“It can be very challenging as an expat in Asia, especially Japan and China, to try to study the local language and really make friends,” he said. “When you get there, you’ll only meet people who want to practice their English. But at TIUA, you have a chance to meet fellow students and form those friendships in a different setting, even living as roommates. You get to know people in a different way, and it can be a fantastic, fun experience.” 

From Hong Kong to Hollywood

For nearly a decade after he graduated, Ehrig traveled between China and the U.S., working in private banking and manufacturing and earning a law and finance degree. 

In 2015, when he was working in sales for a boutique merchant bank, he decided to get out of finance. He always knew he’d return to the entertainment industry. Film production and funding were dinner topics when he was young, and finance lacked artistry, he said. 

Storytelling had long appealed to him. His friend Amit Chatterjee, who had a background in the animation industry, agreed that virtual reality was a powerful medium for it, so they formed Shadow Factory in 2016. The Hong Kong-based studio started with virtual reality headsets then expanded to all forms of immersive content, from video games to TV and film. Ehrig helped his company be among the first worldwide to develop augmented reality filters for Facebook and Instagram through the social media giant’s Spark AR platform

In 2019, Hong Kong’s recession — fueled by the U.S.-China trade war and wide-scale protests — flipped Ehrig’s world upside down, forcing the team to downsize Shadow Factory. He returned to LA to raise the newest addition to his family, a baby girl, and started several companies that cemented his return to the entertainment industry.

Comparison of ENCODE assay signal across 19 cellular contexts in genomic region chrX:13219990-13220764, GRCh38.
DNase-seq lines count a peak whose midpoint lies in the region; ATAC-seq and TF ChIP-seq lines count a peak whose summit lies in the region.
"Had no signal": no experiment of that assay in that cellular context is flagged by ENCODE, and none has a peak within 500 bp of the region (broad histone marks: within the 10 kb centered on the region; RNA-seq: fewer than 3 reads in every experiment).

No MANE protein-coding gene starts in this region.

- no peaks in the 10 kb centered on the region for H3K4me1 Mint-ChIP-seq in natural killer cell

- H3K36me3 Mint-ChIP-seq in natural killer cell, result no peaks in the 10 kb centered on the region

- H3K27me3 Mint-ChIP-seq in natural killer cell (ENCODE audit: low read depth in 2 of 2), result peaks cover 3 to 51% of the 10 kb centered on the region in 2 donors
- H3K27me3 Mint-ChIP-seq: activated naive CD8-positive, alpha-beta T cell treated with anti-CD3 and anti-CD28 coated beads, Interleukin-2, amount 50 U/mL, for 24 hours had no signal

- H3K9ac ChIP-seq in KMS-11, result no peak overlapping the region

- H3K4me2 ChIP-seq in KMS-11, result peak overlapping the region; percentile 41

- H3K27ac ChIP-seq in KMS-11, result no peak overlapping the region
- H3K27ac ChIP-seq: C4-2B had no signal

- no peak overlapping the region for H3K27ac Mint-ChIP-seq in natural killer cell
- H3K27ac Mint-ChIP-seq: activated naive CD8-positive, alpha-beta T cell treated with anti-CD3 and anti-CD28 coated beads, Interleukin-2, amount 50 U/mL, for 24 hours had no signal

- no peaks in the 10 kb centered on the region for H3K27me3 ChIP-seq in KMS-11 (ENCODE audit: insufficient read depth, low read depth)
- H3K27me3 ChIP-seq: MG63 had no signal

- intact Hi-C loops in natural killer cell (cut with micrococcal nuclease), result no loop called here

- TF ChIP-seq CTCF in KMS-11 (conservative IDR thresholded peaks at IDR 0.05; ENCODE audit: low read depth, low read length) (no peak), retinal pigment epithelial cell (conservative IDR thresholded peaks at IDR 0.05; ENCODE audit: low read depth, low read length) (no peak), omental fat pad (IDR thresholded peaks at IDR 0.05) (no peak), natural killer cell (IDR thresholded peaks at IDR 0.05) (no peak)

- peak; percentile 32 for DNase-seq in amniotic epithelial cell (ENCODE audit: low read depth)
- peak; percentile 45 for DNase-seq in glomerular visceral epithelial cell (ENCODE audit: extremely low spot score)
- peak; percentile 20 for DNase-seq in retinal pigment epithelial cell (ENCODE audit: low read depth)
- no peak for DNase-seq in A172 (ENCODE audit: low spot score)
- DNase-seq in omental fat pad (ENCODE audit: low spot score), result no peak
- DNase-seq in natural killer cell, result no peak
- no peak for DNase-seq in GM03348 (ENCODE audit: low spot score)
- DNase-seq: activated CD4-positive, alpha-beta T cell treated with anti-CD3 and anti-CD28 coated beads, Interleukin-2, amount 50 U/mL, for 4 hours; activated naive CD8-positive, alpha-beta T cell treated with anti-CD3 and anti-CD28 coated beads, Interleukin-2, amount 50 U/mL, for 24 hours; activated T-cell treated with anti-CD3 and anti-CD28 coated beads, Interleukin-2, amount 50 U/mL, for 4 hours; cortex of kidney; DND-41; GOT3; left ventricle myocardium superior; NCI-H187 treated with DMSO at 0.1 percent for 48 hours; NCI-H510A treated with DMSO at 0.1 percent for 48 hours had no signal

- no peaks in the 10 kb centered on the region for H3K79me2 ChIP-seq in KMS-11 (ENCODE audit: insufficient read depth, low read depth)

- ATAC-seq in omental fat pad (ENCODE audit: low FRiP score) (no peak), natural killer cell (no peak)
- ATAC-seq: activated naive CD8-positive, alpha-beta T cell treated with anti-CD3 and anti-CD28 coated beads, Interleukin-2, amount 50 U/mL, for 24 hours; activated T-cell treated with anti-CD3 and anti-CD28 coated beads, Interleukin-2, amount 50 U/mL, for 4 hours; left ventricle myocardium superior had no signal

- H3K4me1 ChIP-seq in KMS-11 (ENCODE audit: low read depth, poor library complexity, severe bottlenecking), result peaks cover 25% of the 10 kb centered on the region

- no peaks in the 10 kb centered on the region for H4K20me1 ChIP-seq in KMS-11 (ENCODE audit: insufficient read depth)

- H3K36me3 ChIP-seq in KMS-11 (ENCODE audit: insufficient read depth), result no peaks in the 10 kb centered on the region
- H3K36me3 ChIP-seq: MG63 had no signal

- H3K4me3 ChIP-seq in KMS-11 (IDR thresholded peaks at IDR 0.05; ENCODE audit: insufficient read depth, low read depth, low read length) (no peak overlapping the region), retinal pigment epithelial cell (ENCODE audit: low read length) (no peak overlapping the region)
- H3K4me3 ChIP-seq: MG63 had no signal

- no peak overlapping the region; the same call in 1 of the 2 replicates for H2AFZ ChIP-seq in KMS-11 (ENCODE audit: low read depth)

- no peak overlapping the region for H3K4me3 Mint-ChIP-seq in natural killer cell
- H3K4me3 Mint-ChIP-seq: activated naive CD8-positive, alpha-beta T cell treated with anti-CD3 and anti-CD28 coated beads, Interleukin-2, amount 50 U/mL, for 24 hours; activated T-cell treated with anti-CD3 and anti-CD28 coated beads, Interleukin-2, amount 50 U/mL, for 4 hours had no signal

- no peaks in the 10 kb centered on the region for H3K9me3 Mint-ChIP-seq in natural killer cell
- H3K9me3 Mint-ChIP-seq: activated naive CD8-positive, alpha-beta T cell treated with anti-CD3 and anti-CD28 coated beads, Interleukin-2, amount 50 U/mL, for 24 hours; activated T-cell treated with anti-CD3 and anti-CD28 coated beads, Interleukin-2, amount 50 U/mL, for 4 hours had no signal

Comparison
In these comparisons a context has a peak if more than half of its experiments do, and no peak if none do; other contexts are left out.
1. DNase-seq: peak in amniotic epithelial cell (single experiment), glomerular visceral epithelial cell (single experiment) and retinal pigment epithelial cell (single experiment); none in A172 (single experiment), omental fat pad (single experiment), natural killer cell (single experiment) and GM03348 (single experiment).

He’s currently in the process of building a streaming TV show concept, LIVN, together with Scott Page, a guitarist for Pink Floyd who founded “live immersive experience and media company” Think:EXP. Ehrig also founded Escape Velocity, a company that applies predictive analytics to early stage film concepts to gauge audience reaction. 

At Rogue Initiative Studios, a virtual production company founded by producer Pete Blumel of Dreamworks and “Call of Duty: Modern Warfare'' fame, Ehrig holds dual roles. He is VP of corporate strategy and director of virtual production, which has him overseeing the evolution of its business as the company develops several blockbuster feature films and AAA games, a classification that refers to large-scale development and design. 

As he moves deeper into his career, he’s grown to appreciate his experience at Willamette more, both the lifestyle it introduced to him and the academics as a whole. 

“I am a firm believer in the value of education in its own right, and as a tool to help discipline and structure your approach to understanding the world around you,” he said. “My classes helped me create a framework and structure of thought which served me well.”